At the beginning of this year, just after the first lockdown began, I was supposed to be having an exhibition of new work here at the Art Gallery in Wells. Unfortunately, lockdown happened and it was postponed. For various reasons, and the fact that everything is so uncertain at the moment, I am unable to reschedule it in the near future.
I have been wracking my brain as to what to do. I am still hoping to find a gallery to show this new body of work soon, but in the meantime I am going to do what others are doing and just show some of the works to you digitally here on my blog. In the New Year, I hope that there will be a new publication with writing and photographs as well.
I have called the whole body of work Fragments and it is a response to diverse recollections of my experience of walking the coast, both during the day and at night. I have created word-sketches, drawings, 2-D and 3-D textile works that explore evidence of natural phenomena and the continuous, and often infinitesimal processes of change that transform the landscape and the objects in it.
At the heart of this work are words that I have written. In the essay at the beginning of the book I say, ‘At first, I just write down words as I recall, and try to articulate the experience. Nothing fancy, just a stream of narrative consciousness. But very soon I find myself trying to find a different, or better word. I move words around. I cut words out. I simplify. I compose. My aim is to find an expression that is the essence of the experience.’
The first two pieces I am going to show you today are titled Day Moon and Night Walking. They highlight two really very obvious phenomena, things that you will probably have noticed yourselves, but the two works came about when I questioned what I was looking at and didn’t fully understand what was happening or I was seeing. Curiosity, I find, is one of my fundamental criteria to making work.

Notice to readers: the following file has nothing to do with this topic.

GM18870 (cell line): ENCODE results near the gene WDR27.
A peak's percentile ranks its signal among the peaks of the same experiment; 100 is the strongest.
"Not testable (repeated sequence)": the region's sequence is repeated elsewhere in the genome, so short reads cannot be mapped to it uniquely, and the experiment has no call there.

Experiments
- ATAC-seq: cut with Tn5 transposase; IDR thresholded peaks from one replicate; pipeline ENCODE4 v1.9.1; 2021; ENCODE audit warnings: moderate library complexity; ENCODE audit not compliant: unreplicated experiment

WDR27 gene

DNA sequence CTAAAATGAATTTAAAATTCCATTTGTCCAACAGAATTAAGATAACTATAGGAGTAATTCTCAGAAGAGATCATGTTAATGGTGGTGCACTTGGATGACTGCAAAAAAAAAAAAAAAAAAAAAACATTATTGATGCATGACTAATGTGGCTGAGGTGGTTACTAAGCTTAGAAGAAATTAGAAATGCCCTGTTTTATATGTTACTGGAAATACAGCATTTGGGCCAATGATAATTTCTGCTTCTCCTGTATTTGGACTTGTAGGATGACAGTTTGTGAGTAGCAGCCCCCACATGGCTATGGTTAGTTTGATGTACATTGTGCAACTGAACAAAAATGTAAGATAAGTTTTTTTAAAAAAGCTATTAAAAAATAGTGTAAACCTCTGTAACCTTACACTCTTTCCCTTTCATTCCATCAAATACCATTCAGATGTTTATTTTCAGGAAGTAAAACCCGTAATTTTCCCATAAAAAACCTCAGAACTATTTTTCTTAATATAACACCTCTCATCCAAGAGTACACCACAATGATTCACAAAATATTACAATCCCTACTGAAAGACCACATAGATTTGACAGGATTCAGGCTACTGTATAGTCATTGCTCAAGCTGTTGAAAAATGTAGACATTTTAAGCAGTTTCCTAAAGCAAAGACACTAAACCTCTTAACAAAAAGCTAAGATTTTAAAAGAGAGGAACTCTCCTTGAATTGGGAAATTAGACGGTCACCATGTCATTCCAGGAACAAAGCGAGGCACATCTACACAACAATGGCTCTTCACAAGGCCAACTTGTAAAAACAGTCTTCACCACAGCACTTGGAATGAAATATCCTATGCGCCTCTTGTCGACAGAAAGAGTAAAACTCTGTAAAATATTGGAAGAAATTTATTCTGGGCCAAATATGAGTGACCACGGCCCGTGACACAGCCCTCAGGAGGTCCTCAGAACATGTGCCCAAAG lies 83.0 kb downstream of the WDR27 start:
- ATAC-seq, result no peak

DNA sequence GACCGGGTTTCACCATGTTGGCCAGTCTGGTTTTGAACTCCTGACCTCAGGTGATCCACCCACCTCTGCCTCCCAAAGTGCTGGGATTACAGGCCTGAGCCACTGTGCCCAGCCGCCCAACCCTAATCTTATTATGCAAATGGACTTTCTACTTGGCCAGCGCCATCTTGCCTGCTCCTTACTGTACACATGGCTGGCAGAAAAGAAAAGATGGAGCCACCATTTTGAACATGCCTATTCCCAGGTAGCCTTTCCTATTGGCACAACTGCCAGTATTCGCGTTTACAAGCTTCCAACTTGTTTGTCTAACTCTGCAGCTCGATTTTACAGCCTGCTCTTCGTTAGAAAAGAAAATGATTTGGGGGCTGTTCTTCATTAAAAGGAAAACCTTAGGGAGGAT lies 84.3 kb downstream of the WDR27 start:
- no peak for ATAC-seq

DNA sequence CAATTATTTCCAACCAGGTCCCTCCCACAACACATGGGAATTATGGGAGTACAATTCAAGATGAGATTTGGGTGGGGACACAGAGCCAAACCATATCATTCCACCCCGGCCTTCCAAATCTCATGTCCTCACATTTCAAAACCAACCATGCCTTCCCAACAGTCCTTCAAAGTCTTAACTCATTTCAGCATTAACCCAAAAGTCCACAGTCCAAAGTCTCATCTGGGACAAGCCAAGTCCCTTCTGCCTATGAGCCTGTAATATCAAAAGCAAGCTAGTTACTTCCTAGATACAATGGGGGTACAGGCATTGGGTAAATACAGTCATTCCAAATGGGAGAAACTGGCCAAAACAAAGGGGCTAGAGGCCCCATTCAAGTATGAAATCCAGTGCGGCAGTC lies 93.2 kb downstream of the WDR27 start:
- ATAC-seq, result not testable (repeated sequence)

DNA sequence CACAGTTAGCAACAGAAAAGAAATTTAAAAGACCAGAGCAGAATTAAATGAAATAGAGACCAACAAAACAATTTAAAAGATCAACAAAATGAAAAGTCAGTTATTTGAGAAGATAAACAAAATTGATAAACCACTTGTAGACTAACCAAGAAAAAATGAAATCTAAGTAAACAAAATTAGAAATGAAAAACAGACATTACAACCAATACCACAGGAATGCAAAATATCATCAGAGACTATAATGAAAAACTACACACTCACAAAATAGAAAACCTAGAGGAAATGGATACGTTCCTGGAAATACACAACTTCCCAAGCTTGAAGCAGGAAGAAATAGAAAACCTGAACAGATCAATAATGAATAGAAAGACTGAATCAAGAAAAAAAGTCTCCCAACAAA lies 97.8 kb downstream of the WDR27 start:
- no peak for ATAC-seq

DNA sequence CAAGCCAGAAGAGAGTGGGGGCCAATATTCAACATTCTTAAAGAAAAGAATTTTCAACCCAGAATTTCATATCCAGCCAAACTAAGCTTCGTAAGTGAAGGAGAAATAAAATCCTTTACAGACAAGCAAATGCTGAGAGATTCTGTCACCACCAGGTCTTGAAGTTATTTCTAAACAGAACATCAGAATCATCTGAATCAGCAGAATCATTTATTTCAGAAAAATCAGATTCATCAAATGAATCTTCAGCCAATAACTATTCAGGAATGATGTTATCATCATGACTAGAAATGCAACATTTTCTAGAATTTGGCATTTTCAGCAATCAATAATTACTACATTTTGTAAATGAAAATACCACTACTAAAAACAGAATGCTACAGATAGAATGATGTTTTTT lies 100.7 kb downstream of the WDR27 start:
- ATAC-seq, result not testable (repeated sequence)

Norfolk Fragment: Day Moon
The first week of January.
For the past week, around midday, I have been watching the moon rise.
Hanging low in the sky a slivered crescent has slowly grown
to its present bloated, waxing gibbous state.
In a few days, after the full moon, the pale day moon
will again become a luminous night moon.
Question – I always think of the moon as being in the sky at night, so why exactly do I see it during the day? I didn’t know, so I looked it up. The answer?
- Half of the moon’s surface is always illuminated by the sun.
- It takes 27.3 days for the moon to make a complete orbit around the Earth (sidereal period)
- It takes 29.5 days to for the moon to appear in the same phase in the sky (orbital period)
- The moon goes through 8 phases in the orbital period
- At the start of the cycle, when closest to the sun, the moon is hidden by the brightness of the sun and disappears for 3 days before it appears again as a New Moon.
- The only phase that the moon is in the sky all night is the Full Moon when it rises at sunset and sets at sunrise. After that the moon rises about 50 minutes later each day. (which is why we see the moon during the day).
The second piece that works very well alongside Day Moon is called Night Walking.
Norfolk Fragment: Night Walking – Betelgeuse
The beach bank, wrapped in darkness,
Catch at the back of your nose cold and very, very clear.
Looking north, away from the sodium glare of the town,
more and more stars are revealed
as my eyes become accustomed to the dark.
To the west, an indistinct smudge of light above is the Milky Way,
Orion’s spear is clear and bright beneath his three-starred belt
and W-shaped Cassiopeia.
To the north the Plough.
And then a star falls, and another, and again,
out of the corner of my eye in my peripheral vision,
another falling star and another.
Five shooting stars in a row are a rare treat.
Question – what stars am I looking at?
Night Walking simply satisfies my curiosity as to what stars I am looking at when I look up. It highlights Betelgeuse, the red star, and you can see it just above Orion’s Belt in the Orion constellation. It is the rusty red eyelet.
The slightly larger eyelet below and to the left is Sirius or the Dog Star. It is in the constellation Canis Major and is the brightest star in the night sky.